Design of Horizontal Curves for Roadways
The geometric design of roadways is the part of highway engineering that is concerned with how the physical elements are positioned, dependent on standards and constraints. The main objectives are to optimize safety and efficiency while also minimizing environmental damage and costs. Engineers aim to design roadways to provide access to business, schools, residences, accommodate travel, and serve broader community goals. There are three types of geometric roadway design elements which include alignment, profile, and cross-section.
Alignment is defined as a series of horizontal curves and tangents. The horizontal alignment of the road consists of straight sections called tangents which are connected by horizontal curves. The radius or tightness and deflection angle define circular curves. The horizontal curve is designed by determining the minimum radius based on the speed limit, objects that may obstruct the view of drivers, and the curve length.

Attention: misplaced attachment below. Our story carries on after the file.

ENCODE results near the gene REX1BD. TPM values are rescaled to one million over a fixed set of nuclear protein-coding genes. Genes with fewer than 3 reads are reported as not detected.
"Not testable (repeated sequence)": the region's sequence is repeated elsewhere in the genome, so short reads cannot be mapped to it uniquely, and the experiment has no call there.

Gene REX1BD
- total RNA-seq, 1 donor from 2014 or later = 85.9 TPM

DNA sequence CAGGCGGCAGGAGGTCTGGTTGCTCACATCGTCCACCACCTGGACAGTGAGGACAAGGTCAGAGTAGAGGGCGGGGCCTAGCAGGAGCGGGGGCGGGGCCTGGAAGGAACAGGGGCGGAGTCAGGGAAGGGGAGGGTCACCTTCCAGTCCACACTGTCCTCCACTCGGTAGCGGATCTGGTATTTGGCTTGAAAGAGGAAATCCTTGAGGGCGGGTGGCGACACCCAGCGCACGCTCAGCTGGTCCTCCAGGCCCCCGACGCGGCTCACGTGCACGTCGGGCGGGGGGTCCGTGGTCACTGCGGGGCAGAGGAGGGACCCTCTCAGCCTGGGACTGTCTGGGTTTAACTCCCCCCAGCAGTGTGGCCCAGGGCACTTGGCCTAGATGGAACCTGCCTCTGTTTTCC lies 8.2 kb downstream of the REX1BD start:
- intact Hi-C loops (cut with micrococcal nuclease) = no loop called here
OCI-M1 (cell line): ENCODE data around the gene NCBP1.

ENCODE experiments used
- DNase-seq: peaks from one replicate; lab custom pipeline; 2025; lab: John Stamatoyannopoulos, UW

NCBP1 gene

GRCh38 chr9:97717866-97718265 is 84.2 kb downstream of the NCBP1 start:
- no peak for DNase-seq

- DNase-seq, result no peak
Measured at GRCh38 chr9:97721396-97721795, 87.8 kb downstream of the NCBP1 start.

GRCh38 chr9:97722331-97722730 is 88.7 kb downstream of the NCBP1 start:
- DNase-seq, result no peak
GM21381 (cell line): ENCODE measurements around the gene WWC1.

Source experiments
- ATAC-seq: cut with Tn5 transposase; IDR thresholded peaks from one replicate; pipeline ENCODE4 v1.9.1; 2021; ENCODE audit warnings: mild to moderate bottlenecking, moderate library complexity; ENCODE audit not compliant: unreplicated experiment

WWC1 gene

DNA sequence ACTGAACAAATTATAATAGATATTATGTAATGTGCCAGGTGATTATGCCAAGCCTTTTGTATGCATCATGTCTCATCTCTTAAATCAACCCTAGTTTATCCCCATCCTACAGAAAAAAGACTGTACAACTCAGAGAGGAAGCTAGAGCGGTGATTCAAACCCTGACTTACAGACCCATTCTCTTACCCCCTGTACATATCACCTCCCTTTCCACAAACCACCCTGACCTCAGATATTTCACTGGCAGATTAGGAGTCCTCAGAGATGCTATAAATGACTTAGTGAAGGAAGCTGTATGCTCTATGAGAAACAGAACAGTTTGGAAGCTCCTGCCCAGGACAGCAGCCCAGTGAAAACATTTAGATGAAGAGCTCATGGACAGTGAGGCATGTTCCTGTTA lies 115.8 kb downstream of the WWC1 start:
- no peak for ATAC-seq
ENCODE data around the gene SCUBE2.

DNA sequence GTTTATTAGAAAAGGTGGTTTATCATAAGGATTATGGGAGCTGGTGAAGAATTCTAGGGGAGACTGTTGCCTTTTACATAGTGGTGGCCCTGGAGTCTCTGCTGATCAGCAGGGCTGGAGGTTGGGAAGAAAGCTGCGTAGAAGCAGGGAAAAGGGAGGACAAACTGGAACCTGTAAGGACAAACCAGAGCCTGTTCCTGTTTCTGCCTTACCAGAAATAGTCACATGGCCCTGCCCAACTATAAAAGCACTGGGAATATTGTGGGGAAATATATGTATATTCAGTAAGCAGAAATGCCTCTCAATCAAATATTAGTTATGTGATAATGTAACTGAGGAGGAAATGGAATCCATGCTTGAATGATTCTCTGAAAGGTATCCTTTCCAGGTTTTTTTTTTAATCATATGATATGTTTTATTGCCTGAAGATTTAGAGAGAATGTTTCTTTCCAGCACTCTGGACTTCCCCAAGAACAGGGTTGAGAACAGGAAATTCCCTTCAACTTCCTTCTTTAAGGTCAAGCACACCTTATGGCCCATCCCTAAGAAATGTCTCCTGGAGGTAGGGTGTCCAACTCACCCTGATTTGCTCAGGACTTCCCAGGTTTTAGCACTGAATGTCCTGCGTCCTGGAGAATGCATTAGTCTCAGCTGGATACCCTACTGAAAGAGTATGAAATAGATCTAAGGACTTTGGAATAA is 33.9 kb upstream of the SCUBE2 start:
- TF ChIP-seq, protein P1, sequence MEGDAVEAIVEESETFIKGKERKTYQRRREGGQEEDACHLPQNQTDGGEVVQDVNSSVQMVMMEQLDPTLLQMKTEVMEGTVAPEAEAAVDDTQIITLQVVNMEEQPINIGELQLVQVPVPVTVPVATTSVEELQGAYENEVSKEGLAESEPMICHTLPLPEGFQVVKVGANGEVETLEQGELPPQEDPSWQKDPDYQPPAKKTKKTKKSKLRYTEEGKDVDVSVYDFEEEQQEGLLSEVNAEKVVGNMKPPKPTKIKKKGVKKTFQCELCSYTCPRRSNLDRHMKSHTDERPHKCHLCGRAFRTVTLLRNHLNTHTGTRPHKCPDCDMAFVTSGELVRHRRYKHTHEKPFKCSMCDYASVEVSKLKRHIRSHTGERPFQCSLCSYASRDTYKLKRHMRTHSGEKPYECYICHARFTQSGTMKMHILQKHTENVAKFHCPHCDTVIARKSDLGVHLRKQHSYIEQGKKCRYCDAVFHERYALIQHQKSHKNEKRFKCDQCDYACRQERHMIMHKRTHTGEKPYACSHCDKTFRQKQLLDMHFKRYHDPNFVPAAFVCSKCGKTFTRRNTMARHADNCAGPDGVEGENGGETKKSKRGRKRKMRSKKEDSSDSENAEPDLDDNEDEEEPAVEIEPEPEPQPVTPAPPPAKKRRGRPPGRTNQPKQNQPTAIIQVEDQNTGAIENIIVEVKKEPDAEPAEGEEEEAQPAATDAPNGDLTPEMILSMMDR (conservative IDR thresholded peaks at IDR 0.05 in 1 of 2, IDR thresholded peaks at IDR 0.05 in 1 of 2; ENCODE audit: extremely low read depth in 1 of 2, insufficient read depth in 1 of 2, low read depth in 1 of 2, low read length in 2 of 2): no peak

Engineers use AASHTO (American Association of State Highway and Transportation Officials) standards to ensure the design of a roadway is comfortable and safe. If there are objects that obstruct the view of a horizontal curve or corner, engineers need to make sure there the driver can see far enough to stop or accelerate if needed. To ensure safety around horizontal curves that have a small radius with high speed, the elevation of a bank is increased.
When there are sudden changes in road conditions, accidents become more frequent. Design consistency in roadways helps to reduce the areas where a driver might find certain road segments to change unexpectedly such as a sharp curve at the end of a long section. Other efforts are created for design consistency in areas where there are significant changes in a predicted area. Enhancing road signs for curves that have a smaller radius than the previous curves help to catch the attention of drivers and improve the concept of design speed.
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